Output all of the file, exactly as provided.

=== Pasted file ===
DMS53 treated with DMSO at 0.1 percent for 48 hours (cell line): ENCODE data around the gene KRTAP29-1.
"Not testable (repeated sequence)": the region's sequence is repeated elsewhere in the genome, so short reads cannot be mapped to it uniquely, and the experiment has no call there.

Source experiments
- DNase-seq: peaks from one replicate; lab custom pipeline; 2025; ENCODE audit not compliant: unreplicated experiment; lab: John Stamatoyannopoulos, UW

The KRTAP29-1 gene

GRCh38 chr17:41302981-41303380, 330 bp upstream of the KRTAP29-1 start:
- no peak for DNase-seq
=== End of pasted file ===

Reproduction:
DMS53 treated with DMSO at 0.1 percent for 48 hours (cell line): ENCODE data around the gene KRTAP29-1.
"Not testable (repeated sequence)": the region's sequence is repeated elsewhere in the genome, so short reads cannot be mapped to it uniquely, and the experiment has no call there.

Source experiments
- DNase-seq: peaks from one replicate; lab custom pipeline; 2025; ENCODE audit not compliant: unreplicated experiment; lab: John Stamatoyannopoulos, UW

The KRTAP29-1 gene

GRCh38 chr17:41302981-41303380, 330 bp upstream of the KRTAP29-1 start:
- no peak for DNase-seq